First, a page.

Ring security video at a Scripps Ranch home shows at least two people stealing a Pride flag recently and running away laughing before quickly driving off.
“They made a conscious decision to say, ‘Hey, these don’t belong in our community and we’re going to remove them,’ ” Scripps Ranch resident Jeremy Dutson told NBC 7 on Monday.
Dutson has lived in the neighborhood for about five years. Up till now, he was apprehensive about displaying a Pride flag. This year was the first time he’d put it up outside of his home.
Get San Diego local news, weather forecasts, sports and lifestyle stories to your inbox. Sign up for NBC San Diego newsletters.
The video of the theft was recorded around 10:20 p.m. last Tuesday night. The thieves also made off with a Black Lives Matter sign.
“To me, when someone comes on to your property and steals something, it kind of felt like they were taking something more than just a Pride flag," Dutson said. "It was kind of like a 'maybe you don’t belong here' type of thing, and that made me sad,” Dutson said.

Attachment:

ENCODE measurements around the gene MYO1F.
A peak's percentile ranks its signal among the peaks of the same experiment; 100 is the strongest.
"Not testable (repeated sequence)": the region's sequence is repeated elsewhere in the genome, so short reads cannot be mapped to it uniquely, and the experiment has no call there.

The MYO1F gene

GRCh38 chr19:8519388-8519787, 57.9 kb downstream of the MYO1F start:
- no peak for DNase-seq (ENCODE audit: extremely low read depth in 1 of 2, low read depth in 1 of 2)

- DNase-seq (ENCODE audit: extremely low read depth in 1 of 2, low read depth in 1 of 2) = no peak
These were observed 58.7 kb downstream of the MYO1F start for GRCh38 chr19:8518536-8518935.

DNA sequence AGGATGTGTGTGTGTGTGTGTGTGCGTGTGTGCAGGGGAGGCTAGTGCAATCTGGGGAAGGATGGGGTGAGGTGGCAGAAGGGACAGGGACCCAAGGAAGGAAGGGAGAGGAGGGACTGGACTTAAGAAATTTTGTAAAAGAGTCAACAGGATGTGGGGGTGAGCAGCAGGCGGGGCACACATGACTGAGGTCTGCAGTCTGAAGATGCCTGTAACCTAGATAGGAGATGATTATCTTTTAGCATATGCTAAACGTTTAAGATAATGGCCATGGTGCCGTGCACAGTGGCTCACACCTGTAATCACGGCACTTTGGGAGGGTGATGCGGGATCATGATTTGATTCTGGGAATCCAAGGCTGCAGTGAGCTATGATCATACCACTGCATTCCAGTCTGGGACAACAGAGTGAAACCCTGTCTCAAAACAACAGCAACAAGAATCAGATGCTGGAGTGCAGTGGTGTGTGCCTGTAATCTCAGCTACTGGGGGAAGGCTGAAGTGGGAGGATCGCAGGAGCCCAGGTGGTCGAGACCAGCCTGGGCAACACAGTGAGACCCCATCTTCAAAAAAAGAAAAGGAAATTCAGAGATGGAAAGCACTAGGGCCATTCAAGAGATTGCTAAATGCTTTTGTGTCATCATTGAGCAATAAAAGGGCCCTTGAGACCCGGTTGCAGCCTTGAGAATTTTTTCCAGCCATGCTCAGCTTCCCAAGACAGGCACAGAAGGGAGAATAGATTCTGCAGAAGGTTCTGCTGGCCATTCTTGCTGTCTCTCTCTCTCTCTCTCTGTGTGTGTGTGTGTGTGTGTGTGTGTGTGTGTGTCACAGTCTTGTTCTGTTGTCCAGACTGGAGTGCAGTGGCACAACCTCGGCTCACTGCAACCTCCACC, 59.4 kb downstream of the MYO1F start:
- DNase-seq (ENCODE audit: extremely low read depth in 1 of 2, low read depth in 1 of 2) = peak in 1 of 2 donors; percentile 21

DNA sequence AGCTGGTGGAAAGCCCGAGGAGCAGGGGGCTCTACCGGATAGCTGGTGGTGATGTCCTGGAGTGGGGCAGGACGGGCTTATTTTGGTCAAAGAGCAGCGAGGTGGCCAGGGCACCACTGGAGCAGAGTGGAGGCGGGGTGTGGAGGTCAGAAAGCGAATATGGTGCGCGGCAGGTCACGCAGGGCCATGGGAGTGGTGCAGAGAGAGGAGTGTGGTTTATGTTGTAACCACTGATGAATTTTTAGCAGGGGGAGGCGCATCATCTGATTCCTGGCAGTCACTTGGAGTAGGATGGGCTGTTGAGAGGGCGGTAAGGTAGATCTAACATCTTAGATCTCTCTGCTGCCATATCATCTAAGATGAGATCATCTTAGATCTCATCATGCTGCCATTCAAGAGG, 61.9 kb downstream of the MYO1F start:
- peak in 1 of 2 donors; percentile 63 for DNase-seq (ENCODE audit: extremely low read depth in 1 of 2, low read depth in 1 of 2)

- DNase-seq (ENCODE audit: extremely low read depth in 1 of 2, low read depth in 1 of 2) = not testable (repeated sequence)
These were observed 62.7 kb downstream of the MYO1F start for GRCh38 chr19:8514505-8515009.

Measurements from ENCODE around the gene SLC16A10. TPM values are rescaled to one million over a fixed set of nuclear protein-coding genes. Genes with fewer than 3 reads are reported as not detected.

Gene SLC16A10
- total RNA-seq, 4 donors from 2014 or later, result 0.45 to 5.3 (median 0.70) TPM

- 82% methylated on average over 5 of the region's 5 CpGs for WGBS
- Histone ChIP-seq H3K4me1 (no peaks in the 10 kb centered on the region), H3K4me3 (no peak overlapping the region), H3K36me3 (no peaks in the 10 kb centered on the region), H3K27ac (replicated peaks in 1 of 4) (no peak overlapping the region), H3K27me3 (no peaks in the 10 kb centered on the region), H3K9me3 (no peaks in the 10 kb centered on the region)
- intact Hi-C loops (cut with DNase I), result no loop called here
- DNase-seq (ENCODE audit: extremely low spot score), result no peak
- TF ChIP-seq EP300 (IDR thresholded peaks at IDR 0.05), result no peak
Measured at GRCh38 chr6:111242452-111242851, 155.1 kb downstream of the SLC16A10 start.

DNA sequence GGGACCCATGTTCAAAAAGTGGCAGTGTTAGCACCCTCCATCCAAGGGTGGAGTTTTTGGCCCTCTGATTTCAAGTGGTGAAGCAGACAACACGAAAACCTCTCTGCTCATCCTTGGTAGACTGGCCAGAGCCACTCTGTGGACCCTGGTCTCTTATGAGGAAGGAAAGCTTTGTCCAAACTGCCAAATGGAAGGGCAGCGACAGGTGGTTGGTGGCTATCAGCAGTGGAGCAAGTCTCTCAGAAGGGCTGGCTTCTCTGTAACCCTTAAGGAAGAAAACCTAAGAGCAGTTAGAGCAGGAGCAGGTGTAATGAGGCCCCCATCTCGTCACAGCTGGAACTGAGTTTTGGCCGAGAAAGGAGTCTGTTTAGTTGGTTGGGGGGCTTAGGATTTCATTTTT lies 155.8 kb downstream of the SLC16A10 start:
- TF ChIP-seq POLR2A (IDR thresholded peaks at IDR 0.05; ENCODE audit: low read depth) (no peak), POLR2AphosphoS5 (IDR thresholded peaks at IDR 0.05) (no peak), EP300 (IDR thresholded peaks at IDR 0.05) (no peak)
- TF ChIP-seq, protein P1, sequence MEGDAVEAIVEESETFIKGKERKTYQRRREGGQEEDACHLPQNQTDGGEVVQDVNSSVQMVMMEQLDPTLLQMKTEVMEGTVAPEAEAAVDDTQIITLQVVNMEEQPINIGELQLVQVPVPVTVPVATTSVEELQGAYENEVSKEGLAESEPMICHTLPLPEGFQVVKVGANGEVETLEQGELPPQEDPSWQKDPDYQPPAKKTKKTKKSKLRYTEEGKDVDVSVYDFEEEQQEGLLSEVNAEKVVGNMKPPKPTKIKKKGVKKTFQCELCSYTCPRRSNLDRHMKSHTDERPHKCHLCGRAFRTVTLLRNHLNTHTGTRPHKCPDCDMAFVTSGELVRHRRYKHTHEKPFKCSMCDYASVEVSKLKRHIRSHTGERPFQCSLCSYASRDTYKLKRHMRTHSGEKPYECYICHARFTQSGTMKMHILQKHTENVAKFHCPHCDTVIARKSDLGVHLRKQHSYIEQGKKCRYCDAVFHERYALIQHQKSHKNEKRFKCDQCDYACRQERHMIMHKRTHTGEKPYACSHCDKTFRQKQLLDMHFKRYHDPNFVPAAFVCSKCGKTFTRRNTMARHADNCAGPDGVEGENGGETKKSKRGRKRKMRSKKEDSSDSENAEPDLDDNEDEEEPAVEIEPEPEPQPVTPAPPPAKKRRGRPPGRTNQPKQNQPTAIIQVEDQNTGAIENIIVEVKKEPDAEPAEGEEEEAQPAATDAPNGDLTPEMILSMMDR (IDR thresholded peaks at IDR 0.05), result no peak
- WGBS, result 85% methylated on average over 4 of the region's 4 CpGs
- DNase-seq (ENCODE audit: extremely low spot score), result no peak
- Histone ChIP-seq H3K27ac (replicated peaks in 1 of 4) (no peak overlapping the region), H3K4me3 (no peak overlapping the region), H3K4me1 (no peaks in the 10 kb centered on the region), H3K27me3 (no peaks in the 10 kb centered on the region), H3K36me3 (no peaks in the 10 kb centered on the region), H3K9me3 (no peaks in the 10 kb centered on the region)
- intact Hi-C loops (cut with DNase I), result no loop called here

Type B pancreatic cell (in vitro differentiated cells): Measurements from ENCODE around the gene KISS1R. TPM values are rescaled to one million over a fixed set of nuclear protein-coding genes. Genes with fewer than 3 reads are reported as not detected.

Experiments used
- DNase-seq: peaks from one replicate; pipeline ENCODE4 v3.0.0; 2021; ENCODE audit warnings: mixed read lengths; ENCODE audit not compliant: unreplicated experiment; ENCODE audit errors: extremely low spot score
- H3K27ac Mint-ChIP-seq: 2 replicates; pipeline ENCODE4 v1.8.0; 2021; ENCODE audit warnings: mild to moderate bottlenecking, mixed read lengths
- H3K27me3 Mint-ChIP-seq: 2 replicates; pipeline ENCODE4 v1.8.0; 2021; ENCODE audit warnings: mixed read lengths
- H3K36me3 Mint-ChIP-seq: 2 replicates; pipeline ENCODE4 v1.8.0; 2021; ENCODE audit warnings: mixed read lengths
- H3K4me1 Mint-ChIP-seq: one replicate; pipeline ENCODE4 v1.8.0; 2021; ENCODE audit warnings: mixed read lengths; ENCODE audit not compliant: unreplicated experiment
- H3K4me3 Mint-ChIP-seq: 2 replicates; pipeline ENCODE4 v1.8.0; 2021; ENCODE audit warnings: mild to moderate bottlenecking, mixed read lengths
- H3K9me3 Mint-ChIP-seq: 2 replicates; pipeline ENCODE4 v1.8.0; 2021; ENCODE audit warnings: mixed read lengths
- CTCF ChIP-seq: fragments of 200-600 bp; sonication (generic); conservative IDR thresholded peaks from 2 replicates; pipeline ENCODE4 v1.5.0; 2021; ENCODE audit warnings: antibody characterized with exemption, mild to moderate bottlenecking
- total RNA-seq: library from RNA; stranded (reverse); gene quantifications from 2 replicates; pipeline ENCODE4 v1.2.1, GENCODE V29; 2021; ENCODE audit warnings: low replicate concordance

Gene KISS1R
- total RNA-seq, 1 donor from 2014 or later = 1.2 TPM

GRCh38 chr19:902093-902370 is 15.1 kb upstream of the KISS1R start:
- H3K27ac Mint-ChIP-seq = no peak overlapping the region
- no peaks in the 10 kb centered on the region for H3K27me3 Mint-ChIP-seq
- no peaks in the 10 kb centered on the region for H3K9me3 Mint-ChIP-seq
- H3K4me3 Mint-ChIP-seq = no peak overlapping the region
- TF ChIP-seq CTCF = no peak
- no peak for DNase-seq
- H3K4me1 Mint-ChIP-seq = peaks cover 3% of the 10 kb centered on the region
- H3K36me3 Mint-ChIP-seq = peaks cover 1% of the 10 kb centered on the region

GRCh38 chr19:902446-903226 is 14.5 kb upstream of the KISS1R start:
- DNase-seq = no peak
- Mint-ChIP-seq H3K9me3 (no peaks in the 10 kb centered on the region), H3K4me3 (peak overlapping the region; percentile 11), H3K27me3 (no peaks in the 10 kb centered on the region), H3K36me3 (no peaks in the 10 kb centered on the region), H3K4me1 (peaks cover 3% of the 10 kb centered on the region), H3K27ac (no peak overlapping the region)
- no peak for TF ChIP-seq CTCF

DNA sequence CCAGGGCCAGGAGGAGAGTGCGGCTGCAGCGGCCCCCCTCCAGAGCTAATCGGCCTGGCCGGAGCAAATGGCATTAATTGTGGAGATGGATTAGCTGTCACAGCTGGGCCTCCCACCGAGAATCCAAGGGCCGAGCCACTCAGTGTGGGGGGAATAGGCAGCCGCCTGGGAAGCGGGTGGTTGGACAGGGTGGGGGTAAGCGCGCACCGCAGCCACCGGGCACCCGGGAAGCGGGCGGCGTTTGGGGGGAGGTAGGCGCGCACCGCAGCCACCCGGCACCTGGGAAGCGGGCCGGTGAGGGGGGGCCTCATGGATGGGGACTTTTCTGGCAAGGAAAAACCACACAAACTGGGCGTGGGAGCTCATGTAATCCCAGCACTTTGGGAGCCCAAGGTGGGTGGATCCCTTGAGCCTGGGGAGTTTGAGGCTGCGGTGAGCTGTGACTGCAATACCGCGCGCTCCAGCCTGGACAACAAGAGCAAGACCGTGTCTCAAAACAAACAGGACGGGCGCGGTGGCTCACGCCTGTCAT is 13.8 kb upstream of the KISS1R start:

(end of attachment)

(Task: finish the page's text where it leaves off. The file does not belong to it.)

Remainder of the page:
As it turns out, the theft wasn’t an isolated incident. The night before, someone stole a small "Love Wins" flag in front of Sabrina Chapman’s home, which is just a few houses away from Dutson's.
“I was surprised," Chapman said. "I certainly felt a bit violated -- that somebody would take something that was really meant to spread kindness, love and support."
Meanwhile, other Scripps Ranch residents posted about other similar incidents on social media. In all, it appears there may have been at least five separate thefts of Pride flags or Black Lives Matters signs last week.
“Kind of sad this happened in such a wonderful community,” wrote one resident, who added that the person responsible bent a flagpole while stealing a Pride flag.
“Our BLM sign was stolen a few days,” wrote another resident.
“Someone took our two Pride flags last night,” wrote another resident. "I put two more up today."
For Chapman and Dutson, one of their biggest concerns is that the thieves shown in the security video appear to be young adults.
“Even though we are drawing attention to people who made a bad choice and stole something for whatever reason they did, I feel it’s important to continue to speak out so that somehow there’s discussions about why, why this flag is there, why we celebrate Pride month,” said Chapman, who filed a police report on the theft.
“I don’t think we should spend a lot of time trying to find these people," Dutson said. "It’s about engaging people. It’s about doing things like this to show the community that we’re just normal people living next to you."